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3159 words
(9 pages)
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Essay on Spiritual Poverty in James Joyce's Dubliners - Spiritual Poverty Exposed in The Dubliners   Joyce describes the spiritual poverty of the people of Dublin in the industrial age, with powerful images of mechanized humans and animated machines. In "After the Race" and "Counterparts" he delineates characters with appropriate portraits of human automation. Machines seize human attributes and vitality in opposition to the vacuous citizens of Ireland's capitalist city. Joyce's use of metaphorical language brings to life the despair of his country....   [tags: Dubliners Essays]
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1412 words
(4 pages)
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Fragments of A Painful Case and Paper Pills - Fragments of "A Painful Case" and "Paper Pills" Although James Joyce and Sherwood Anderson situate their subjects in very different milieux (Joyce's in Dublin; Anderson's in Winesburg, Ohio), two of their subjects speak the same language of idiosyncrasy. In Joyce's "A Painful Case," Mr. Duffy keeps on his desk "a little sheaf of papers held together by a brass pin. In these sheets a sentence was inscribed from time to time and, in an ironical moment, the headline of an advertisement for Bile Beans had been pasted on to the first sheet" (Joyce 103)....   [tags: Painful Case Paper Pills Essays]
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1680 words
(4.8 pages)
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The Book of the Grotesque - "The book of the Grotesque " is basically one big list of the supposed truths of this world. The old man who wrote this book believes that these truths are beautiful in and by itself; that is until people come along and snatches them up as their own truth. The truth then becomes a falsehood, making the person a grotesque. People will encounter many "truths" in their lives. These truths have only the potential to make people become grotesques, and cannot be used to define or identify one as being a grotesque....   [tags: American Literature] 532 words
(1.5 pages)
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Critical Pedagogy in Social Studies Education - Since the early twentieth century, educational theorists and researchers debated often about topics concerning the validity, purposes, and best approach to public education and the social studies discipline in the United States. Since the adoption of Ralph Tyler’s teacher-centered, essentialist approach to curriculum, John Dewey’s call for progressive reform and student-centered learning, and Paolo Freire’s call for an education that advocates social change and the destruction of social oppression, education pundits found themselves stuck between different goals, outcomes, and possibilities for teaching social studies....   [tags: Education ]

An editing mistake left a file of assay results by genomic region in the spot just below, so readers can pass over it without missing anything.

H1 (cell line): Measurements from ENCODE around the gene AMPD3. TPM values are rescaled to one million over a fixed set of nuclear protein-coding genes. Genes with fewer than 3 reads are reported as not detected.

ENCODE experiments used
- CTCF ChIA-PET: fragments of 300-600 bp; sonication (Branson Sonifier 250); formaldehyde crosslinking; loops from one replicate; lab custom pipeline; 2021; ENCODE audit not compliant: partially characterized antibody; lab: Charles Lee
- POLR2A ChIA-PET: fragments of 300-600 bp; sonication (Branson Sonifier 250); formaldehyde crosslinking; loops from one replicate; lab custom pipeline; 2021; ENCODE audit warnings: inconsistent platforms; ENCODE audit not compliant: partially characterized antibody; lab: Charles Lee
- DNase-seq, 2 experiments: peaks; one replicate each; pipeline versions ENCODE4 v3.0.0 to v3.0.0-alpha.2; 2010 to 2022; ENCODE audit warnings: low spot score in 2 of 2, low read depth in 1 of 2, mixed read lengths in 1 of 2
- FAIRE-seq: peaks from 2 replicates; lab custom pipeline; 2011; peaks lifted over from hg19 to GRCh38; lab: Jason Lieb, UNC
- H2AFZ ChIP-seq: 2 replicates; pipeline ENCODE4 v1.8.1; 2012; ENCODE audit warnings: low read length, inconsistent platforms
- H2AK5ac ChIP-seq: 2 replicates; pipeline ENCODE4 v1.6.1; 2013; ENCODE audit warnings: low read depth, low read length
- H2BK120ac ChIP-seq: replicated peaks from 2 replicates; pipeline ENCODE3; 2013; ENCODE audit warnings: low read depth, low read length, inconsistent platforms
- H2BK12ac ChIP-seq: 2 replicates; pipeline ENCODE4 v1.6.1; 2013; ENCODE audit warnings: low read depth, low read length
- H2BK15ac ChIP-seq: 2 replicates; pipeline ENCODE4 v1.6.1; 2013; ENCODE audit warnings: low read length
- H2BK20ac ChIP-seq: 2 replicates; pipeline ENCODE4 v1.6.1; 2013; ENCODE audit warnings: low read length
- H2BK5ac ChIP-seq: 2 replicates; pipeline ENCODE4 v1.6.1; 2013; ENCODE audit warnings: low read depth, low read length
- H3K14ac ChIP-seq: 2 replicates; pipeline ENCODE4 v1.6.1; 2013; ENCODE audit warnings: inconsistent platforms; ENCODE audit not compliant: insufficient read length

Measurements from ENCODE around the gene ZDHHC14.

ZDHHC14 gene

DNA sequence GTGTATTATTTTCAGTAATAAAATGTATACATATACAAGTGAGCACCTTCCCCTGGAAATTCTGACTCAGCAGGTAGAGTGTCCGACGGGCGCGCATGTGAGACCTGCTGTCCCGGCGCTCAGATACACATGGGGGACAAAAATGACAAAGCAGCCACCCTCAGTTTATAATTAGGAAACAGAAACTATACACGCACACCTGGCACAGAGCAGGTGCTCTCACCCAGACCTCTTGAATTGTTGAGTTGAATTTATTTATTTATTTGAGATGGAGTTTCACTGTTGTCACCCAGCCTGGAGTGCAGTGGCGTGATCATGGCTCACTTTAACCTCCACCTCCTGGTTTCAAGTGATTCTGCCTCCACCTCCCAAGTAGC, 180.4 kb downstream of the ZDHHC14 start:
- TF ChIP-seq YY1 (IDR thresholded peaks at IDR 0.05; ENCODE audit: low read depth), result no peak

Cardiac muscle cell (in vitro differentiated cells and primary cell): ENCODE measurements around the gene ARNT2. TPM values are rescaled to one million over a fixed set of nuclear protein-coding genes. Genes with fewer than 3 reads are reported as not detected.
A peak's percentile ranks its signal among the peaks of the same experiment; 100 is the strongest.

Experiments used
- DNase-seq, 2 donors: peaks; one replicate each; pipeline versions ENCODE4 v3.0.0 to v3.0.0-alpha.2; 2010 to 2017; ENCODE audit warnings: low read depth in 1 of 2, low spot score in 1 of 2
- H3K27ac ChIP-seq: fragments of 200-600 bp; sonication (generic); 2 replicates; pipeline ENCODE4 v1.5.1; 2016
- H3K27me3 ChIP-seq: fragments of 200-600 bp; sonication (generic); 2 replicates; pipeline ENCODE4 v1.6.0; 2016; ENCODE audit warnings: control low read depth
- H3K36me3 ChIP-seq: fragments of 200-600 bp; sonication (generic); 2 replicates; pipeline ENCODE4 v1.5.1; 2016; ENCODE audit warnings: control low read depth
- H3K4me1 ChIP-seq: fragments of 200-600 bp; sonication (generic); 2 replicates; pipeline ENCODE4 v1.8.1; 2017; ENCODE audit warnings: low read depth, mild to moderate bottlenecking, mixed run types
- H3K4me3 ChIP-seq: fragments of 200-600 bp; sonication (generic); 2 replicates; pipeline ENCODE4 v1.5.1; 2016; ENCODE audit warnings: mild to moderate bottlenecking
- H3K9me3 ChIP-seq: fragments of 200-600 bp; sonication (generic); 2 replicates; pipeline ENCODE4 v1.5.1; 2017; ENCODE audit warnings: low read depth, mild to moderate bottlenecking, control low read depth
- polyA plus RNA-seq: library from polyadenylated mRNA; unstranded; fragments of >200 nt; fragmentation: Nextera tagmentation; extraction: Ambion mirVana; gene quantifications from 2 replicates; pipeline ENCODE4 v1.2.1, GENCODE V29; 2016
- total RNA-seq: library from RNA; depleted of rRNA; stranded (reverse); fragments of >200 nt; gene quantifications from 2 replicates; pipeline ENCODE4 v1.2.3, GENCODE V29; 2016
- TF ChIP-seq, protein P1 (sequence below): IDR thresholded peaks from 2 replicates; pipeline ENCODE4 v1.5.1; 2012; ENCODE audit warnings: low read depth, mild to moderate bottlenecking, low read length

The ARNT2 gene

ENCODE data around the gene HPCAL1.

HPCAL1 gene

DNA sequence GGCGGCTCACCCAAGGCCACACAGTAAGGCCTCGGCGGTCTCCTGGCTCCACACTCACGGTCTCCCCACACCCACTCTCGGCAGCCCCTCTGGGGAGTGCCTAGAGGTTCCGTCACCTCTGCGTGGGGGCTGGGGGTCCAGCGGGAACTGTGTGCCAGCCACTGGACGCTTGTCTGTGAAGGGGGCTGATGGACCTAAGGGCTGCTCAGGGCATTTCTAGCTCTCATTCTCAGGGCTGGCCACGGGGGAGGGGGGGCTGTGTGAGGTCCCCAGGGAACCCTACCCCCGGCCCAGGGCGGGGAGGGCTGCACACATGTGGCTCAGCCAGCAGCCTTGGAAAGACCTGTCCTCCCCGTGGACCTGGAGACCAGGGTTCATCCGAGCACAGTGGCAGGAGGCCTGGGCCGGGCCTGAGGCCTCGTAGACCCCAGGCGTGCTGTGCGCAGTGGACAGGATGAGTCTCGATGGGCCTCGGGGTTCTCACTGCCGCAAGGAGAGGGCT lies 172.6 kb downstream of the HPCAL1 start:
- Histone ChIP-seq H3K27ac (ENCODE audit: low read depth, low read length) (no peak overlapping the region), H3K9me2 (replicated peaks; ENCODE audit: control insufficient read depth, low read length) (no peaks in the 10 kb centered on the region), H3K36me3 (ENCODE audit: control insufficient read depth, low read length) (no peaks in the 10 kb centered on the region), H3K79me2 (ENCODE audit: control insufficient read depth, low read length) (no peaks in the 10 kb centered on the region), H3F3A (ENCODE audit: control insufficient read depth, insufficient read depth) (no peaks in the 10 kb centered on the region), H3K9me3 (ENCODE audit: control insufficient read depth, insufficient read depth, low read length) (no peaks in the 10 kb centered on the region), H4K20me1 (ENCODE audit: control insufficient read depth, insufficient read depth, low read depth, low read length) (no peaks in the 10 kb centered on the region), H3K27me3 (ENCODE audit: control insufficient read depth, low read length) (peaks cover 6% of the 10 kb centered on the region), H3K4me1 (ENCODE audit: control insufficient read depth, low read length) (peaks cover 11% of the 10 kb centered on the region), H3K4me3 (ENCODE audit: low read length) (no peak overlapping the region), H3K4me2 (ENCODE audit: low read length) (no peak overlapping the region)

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2408 words
(6.9 pages)
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Teaching History and Geography in the Constructivist Classroom - In most curricular areas the curriculum has become strict rules that need to be adhered to. The constructivist approach brings a new light to a child’s learning experience with the focus being on practical interactive learning. Children often experience this type on learning before they reach primary school. For example when a child encounters a jigsaw they are not just shown on a whiteboard how to finish the jigsaw, the child is guided by an instructor through hands on experience. The child learns techniques to then complete a jigsaw by themselves and will move on to complete more complicated jigsaws with time....   [tags: curriculum, education, students, teachers]
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1316 words
(3.8 pages)
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Using Technology to Teach History - History for me was a special topic due to my father. His stories were my primary source about the world, politics and the events that had changed society from 1911 to 1986. He had been born in 1911 and had a brother who served in WWI and another who served in WWII. In my mind’s eye, History was going to be a class of storytelling but when reality hit I was quickly disillusioned. The text book was thicker than any I had ever seen and the content was dry, factual, specific and lacked any of the qualities of my dad’s stories....   [tags: Education Essays]
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1114 words
(3.2 pages)
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Your search returned 38 essays for "winesburg":